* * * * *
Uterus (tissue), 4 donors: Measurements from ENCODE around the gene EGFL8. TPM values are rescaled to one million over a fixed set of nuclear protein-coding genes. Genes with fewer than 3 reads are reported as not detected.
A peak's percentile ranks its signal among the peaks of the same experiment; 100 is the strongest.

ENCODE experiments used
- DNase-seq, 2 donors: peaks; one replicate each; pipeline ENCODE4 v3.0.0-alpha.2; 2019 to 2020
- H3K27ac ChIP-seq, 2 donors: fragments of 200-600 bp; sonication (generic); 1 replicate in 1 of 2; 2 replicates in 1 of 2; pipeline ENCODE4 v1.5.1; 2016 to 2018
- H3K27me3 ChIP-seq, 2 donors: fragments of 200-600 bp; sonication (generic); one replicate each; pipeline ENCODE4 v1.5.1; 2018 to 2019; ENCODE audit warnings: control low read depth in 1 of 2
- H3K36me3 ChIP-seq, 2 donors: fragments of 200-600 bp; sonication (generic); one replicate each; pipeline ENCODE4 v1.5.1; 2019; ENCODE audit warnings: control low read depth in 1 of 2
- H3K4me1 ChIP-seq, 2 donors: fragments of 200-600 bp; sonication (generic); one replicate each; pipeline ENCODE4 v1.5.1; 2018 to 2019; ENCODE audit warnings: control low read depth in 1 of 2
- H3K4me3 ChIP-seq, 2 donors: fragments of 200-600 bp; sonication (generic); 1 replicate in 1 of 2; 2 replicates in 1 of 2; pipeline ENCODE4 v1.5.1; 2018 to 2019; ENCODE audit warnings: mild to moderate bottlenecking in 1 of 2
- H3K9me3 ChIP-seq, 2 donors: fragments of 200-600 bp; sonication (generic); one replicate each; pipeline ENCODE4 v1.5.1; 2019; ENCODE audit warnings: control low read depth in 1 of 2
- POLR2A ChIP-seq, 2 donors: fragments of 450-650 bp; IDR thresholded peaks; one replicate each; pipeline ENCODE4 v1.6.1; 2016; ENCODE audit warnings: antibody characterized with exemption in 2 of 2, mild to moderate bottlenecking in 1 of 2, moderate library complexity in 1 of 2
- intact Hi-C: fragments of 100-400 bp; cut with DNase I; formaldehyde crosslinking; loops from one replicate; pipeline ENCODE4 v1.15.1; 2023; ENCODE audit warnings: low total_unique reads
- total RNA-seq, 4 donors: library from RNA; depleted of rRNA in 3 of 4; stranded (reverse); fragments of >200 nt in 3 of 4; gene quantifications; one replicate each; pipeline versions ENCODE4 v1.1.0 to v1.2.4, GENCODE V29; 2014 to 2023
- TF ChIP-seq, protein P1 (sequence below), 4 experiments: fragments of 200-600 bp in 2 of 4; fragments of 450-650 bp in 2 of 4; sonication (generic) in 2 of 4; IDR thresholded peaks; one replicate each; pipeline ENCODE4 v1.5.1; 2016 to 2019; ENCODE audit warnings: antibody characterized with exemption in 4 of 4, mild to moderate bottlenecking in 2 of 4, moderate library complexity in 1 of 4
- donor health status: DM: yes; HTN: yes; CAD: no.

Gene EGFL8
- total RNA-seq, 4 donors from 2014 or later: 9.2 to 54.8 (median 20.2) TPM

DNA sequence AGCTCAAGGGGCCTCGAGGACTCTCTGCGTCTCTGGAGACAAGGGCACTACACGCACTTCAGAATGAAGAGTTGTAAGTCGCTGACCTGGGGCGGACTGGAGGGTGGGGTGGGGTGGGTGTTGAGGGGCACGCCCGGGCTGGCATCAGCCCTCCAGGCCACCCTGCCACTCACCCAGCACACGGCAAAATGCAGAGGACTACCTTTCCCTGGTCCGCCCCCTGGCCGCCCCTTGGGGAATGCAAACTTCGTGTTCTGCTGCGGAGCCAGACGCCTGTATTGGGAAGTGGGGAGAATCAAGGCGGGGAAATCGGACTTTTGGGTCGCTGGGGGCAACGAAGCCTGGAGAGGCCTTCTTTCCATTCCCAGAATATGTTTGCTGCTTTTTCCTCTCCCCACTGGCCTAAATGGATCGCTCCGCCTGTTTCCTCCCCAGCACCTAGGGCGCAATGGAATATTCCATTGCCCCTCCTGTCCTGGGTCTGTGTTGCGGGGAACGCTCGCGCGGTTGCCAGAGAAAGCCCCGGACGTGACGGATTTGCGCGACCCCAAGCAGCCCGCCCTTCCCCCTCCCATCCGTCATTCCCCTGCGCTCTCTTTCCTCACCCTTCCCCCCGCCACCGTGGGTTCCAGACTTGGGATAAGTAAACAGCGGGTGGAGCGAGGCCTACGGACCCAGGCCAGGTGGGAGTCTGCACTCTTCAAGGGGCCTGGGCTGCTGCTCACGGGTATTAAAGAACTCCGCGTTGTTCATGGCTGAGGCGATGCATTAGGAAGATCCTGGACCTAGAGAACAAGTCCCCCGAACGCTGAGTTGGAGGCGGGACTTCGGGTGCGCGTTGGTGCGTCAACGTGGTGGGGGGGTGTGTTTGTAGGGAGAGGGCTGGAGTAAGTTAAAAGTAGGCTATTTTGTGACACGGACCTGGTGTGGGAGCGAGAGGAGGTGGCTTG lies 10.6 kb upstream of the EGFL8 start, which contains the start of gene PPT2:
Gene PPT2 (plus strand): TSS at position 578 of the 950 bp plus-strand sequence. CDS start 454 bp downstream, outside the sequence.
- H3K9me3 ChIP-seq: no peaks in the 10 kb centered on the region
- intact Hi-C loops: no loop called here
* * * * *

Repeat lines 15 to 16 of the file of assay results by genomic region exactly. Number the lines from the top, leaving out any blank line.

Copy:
- donor health status: DM: yes; HTN: yes; CAD: no.

Gene EGFL8